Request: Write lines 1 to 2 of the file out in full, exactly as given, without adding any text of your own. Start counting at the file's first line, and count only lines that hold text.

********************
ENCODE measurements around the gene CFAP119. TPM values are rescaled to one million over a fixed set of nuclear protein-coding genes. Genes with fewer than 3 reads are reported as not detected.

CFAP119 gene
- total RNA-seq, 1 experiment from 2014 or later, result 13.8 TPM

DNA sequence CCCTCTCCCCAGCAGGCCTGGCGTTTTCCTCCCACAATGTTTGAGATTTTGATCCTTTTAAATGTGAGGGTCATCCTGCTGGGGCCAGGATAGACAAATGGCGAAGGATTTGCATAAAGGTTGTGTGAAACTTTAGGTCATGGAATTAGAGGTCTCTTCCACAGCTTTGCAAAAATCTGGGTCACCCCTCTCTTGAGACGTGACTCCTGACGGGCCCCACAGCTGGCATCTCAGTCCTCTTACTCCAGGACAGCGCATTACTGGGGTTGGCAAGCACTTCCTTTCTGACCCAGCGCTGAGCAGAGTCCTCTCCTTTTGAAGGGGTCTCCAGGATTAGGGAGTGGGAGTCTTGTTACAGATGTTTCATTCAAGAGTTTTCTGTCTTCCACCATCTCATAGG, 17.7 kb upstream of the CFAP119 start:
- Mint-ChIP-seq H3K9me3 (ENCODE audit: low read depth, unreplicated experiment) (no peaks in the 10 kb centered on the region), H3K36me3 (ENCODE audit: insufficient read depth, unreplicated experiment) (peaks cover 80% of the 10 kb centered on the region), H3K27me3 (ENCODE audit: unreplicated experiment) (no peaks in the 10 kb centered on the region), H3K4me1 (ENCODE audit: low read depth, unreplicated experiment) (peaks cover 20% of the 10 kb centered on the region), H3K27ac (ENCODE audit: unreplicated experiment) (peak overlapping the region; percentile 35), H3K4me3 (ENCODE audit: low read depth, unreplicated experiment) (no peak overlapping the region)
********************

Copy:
ENCODE measurements around the gene CFAP119. TPM values are rescaled to one million over a fixed set of nuclear protein-coding genes. Genes with fewer than 3 reads are reported as not detected.

CFAP119 gene